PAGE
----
The Rule of Law – Chief Justice Roy Moore

The Rule of Law – Chief Justice Roy Moore Alabama’s Chief Justice, Roy Moore, is in the news again. A few weeks ago, a federal court in Mobile, AL ruled that that state’s ban on homosexual marriage was unconstitutional. Today, that ban is to be lifted, allowing for same-sex couples to obtain legal marriage status in the state. Justice Moore has encouraged probate justices across the state to defy the federal court order, claiming it is unconstitutional. This harkens back to a scene played out on the national news twelve years ago. On November 13, 2003, Justice Moore was removed from his position for refusing to obey a federal mandate to remove the 10 Commandments monument from the state courthouse. On Nov. 6, 2012, Moore won election, once again as Chief Justice of the Alabama Supreme Court. It is unknown at this time how much cooperation Moore will receive from the justices in his state, and how many will risk defying the federal court order on constitutionality. For a bit of background on the case that launch Justice Moore into the national spotlight, here is an essay I wrote in 2003, summarizing the 10 Commandments case, and it’s importance for jurisprudence and the rule of law in America. The Rule of Law In 2003, one of the most memorable judicial scenes in American history, Alabama’s chief justice, Roy Moore, lost his job and his appeal to keep a monument of the Ten Commandments in the Alabama state Supreme Court building. The irony was thick in this case, and we must be certain that the profundity of what took place doesn’t escape us in all the political bantering surrounding the event. A nine-member Court of the Judiciary (known to the press as an “ethics” committee) issued its unanimous decision to remove Justice Moore from office. According to CNN, “The ethics panel said Moore put himself above the law by “willfully and publicly” flouting the order to remove the 2.6-ton monument from the state judicial building’s rotunda in August.” (Emphasis mine) In an interview with CNN, Justice Moore said, “The issue is: ‘Can the state acknowledge God?'” he said. “If this state can’t acknowledge God, then other states can’t. … And eventually, the United States of America … will not be able to acknowledge the very source of our rights and liberties and the very source of our law.” “When a court order departs from the law and tells you what you can think and who you can believe in,”...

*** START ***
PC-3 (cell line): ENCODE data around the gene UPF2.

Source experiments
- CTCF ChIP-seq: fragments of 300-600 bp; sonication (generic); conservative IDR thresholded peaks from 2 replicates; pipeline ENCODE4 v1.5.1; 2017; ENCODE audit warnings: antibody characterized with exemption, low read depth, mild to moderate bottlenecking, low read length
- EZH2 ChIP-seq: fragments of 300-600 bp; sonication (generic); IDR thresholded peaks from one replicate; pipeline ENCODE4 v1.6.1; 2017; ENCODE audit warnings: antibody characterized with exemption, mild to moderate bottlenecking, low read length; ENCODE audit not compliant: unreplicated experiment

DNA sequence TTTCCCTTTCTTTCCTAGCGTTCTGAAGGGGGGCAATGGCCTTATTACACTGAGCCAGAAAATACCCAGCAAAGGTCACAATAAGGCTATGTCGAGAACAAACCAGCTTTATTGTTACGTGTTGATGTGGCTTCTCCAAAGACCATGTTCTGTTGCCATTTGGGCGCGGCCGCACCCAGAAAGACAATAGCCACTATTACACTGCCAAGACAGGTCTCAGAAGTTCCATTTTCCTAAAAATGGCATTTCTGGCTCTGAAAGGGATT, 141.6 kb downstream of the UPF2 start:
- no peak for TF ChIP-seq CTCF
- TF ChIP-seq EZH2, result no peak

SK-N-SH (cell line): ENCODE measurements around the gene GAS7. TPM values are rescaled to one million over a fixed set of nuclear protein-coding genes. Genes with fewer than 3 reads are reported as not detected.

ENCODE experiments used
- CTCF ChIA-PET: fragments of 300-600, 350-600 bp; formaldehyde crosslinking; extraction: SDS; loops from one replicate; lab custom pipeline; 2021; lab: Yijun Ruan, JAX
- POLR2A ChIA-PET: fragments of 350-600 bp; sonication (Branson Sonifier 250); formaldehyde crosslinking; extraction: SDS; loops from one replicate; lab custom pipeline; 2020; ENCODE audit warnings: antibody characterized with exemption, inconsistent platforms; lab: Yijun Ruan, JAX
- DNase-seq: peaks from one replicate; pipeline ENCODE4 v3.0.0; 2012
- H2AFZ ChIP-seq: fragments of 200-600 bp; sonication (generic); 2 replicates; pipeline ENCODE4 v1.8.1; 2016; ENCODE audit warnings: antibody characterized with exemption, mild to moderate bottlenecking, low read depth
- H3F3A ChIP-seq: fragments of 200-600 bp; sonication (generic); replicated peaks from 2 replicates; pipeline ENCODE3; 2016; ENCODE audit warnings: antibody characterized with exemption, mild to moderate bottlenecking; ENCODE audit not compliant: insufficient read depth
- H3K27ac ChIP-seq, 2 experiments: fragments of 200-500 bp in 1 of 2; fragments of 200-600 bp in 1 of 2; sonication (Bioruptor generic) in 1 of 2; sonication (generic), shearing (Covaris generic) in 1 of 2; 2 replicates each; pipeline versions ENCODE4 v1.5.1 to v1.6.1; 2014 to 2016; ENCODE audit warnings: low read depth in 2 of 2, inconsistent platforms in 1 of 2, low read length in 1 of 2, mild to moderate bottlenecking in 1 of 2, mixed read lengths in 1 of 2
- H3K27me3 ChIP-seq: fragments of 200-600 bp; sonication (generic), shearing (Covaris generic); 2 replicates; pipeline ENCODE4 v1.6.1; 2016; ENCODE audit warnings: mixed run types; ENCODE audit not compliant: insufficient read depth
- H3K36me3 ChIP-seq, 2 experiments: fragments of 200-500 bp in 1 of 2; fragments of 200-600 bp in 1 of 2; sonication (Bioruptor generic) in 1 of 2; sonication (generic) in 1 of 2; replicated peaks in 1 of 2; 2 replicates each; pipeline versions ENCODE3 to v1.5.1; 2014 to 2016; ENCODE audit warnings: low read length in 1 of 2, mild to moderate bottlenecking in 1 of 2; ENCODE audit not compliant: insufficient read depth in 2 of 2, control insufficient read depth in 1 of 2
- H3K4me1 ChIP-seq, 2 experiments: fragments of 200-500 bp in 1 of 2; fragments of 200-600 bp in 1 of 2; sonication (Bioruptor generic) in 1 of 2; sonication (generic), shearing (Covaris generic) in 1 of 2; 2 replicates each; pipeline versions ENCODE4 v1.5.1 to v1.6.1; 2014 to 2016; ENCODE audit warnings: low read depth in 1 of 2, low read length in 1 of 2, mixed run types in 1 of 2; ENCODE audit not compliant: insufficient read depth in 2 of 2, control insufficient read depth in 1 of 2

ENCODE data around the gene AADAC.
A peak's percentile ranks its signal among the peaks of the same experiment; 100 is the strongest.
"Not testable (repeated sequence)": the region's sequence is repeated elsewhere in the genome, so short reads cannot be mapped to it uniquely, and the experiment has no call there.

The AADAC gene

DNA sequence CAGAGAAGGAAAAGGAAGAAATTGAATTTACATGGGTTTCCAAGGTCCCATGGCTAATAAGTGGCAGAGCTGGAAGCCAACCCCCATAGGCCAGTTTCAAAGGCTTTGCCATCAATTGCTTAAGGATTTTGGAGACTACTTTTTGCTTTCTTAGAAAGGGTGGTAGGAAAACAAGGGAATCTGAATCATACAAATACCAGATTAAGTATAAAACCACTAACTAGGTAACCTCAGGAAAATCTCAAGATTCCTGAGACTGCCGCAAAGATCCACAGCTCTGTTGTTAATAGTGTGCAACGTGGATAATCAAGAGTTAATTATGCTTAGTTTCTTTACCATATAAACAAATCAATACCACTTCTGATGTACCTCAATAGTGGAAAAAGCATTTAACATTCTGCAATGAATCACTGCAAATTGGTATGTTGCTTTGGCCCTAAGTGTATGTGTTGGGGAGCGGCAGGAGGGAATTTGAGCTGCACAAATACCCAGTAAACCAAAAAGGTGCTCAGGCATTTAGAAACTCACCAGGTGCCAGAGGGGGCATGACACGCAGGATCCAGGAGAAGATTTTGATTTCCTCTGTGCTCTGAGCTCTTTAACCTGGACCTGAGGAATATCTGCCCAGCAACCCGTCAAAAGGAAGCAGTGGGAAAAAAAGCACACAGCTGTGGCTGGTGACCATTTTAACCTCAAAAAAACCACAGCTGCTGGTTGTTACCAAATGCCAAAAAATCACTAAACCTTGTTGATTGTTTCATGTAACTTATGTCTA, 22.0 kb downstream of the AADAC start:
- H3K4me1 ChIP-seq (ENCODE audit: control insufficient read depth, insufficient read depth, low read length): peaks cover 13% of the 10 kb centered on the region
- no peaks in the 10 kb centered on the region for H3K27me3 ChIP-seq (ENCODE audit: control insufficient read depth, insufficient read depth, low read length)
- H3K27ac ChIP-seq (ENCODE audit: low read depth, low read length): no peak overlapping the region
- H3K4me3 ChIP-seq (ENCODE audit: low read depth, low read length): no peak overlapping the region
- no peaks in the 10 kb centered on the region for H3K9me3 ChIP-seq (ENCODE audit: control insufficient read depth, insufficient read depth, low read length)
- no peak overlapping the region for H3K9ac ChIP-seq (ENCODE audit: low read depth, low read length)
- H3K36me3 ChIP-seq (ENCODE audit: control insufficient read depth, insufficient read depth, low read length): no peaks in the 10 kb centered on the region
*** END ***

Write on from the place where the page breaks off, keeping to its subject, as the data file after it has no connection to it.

The Death of Truth (Understanding Postmodernism)

If you have been hearing about these terms, “Modern” and “Postmodern” but aren’t certain where to begin, The Death of Truth, (Dennis McCallum, General Editor),  is a great place to start. The topics are dealt with in a scholarly manner, but are explained in an easy enough manner for the common person to understand. One of the most helpful aspects of the book are the wonderful charts, that give a great visual aid to the comparison of these worldviews. This book contrasts the worldviews of Modernism against Postmodernism as they apply to: Health Care, Literature, Education, History, Psychotherapy, Law, Science, and Religion. If there is a downside to the book, it may be that some of the authors tend to defend Modernism a bit too much in their zeal to show the imbalance of its rebellious progeny: Postmodernism. This shows up the most in the chapters on education and health. In health, the author seems so opposed to any form on alternative medicine that I think he goes a bit far and throws the baby out with the bath water. Not all alternative medical approaches are “new age” or bogus superstition. In education, there is more credence given to the modern approach to education that is warranted. Modernist education wasn’t Biblical either. On a good note though, they do have a great explanation of the views of Multiculturalism and the real relatvisitic motives behind the facade. With those disclaimers aside, I really think this book is a very useful tool for anyone who wants to understand the culture in which we live. Ideas have origins and destinations. This book does a good job of filling in the gaps between the two. http://www.xenos.org/ministries/crossroads/dot.htm  Bethany House Copyright 1996 ISBN #1-5561-724-0 288 pages. On a scale of 1-5, I’d give this a 4...

Dr. Francis Schaeffer speaks from the grave to the U.S. Supreme Court

Dr. Francis Schaeffer speaks from the grave to the U.S. Supreme Court You cannot have true freedom when it rests solely on the arbitrary decisions of a small group of individuals at a given time. Dr. Francis Schaeffer predicted in 1982 the judicial tyranny that was coming 30+  years later, when our U.S. Supreme Court would be legislating from the bench. When you replace absolute morality with Relativism, you will inevitably end up with tyranny. “We must understand something very thoroughly. If the state gives rights, it can take them away –they ’re not inalienable. If the state gives rights, they can change them and manipulate them. But the Founding Fathers believed there was a Creator and that this Creator gave inalienable rights –that is what has given us the freedoms which we still have…We are losing those freedoms and we can expect to continue losing them if this other worldview continues to take increased force and power in our country.” It is not too late for us to heed and apply these prophetic words spoken by God’s messenger, Dr. Schaeffer. We simply MUST hear these important words once again. “The Government, and especially the courts, have become the vehicle to force this anti-God worldview on the population.” Dr. Schaeffer also predicted and talked about the need for a Biblical theology of civil disobedience. You can get a copy of the book and DVD of A Christian Manifesto to hear this important and timely prophetic message once again. Israel Wayne is an Author and Conference Speaker and Director Family Renewal,...

© Israel Wayne.